In the other study, a research team led by Jose Polo, a developmental biologist at Monash University in Australia, started with a previously published protocol to reprogram human fibroblasts into trophoblast stem cells. They noticed that by about three weeks in, the cells were differentiating in culture into cells that looked like all three cell types found in a very early human embryo. When they transferred groups of these cells from their flat culture dishes into a three-dimensional culture system, various types of structures formed. Between about 6 percent and 18 percent of these 3-D units had an inner cavity with an adjacent clump of cells that produced several pluripotency markers, as the inner cell mass does in a blastocyst. In contrast, the outer cells surrounding the cavity looked more like trophoblast cells.
“What was completely surprising is that when you put them together, they self-organize,” says Polo. “They seem to talk to each other in some way that we need to investigate.”
Blastoids “clearly do have morphology and gene expression patterns that resemble some of the aspects of the blastocyst,” says Janet Rossant, a stem cell biologist at the University of Toronto and the Hospital for Sick Children who did not participate in the work. There are some limitations to the blastoid strategy, she adds: the primitive endoderm doesn’t seem to form very well, there are other cell types in the mixtures that are not well defined, and the efficiency of making the blastoids is pretty low.
“Neither paper is claiming that they’re perfect,” Rossant says, yet “the potential [is] there to look at how the trophectoderm can—as the embryos develop further—signal the inner cell mass to really promote the rest of development. You have access to blastocyst development, implantation first stages, how the trophoblast works, maybe a little bit of understanding of how the embryo and extra embryonic lineages are required to talk to each other for normal development.” According to Rossant, some of the next steps are to improve the strategy by making it more robust, efficient, and reproducible.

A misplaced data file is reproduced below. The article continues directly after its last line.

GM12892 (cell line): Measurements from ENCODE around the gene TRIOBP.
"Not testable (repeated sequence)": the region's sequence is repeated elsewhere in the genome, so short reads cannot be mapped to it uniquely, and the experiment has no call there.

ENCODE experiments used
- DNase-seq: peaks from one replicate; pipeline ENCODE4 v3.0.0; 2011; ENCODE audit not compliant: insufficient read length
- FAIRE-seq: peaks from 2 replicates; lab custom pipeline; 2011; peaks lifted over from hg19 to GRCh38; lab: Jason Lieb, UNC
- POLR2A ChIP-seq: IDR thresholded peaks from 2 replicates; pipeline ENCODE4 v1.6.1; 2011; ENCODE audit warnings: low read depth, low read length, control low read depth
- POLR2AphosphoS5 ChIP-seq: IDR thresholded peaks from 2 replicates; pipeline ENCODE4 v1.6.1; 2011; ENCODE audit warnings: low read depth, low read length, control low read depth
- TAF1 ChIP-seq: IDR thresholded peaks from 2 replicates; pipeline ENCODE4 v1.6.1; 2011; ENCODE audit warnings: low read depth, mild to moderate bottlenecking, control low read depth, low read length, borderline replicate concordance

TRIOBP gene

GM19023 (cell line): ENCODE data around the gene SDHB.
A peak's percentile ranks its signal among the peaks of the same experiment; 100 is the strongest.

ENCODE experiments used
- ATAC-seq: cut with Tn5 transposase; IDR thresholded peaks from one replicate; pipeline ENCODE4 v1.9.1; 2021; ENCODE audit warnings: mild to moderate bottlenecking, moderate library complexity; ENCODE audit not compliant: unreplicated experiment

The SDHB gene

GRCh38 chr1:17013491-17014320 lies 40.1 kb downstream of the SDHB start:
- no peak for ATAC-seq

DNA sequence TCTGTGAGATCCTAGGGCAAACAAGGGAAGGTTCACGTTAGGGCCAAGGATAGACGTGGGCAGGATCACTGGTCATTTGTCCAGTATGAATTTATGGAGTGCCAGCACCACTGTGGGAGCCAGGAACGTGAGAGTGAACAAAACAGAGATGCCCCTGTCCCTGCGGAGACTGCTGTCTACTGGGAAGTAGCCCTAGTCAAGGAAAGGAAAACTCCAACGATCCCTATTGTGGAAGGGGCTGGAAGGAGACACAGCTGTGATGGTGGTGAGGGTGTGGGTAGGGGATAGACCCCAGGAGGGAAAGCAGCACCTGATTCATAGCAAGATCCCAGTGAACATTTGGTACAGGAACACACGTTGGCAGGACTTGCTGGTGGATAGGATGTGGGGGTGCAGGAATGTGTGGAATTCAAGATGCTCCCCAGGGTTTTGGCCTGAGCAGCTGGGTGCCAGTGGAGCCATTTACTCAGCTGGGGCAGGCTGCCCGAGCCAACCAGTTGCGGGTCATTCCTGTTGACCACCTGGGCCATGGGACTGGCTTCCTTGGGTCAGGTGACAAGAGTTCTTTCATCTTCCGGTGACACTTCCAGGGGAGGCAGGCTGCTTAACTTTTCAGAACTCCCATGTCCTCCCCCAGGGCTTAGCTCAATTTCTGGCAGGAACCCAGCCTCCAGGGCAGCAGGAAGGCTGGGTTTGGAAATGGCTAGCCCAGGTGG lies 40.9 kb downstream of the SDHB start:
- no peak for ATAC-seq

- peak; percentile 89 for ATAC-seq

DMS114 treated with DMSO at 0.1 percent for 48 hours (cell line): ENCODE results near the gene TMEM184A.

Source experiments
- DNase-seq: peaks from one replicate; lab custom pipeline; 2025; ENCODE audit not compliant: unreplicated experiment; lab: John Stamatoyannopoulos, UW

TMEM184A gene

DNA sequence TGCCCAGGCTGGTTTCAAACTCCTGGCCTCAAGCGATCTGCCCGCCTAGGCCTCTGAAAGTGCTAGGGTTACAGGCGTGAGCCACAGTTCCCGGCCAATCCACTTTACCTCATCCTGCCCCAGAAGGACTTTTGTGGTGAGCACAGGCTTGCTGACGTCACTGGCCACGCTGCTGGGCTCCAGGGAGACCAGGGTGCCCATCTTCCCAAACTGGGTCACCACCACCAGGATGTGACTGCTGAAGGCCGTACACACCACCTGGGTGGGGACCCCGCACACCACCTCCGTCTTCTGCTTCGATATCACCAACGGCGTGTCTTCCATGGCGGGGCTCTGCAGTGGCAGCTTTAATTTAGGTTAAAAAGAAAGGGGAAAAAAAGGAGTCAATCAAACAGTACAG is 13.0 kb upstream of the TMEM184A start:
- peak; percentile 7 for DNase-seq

In the future, blastoids could be generated in large quantities to probe questions about infertility, implantation, and the effect of chemicals or pathogens on early development without using actual human embryos, Polo says, because you could start with adult fibroblasts.
All the experts agree that with the strategy’s bright future comes the importance of considering the ethical implications of generating groups of cells that resemble very early embryos. “These blastoid models are an exciting milestone for this emerging field,” Sophie Petropoulos, a developmental biologist at the University of Montréal who did not participate in either study, tells The Scientist. “Policy issues and guidelines for the ethical conduct pertaining to 3-D embryo models [are] at present not well defined,” she adds. “This model raises concerns, and requires a longer conversation.”
X. Liu et al., “Modelling human blastocysts by reprogramming fibroblasts into iBlastoids,” Nature, doi:10.1038/s41586-021-03372-y, 2021.
L. Yu et al., “Blastocyst-like structures generated from human pluripotent stem cells,” Nature, doi:10.1038/s41586-021-03356-y, 2021.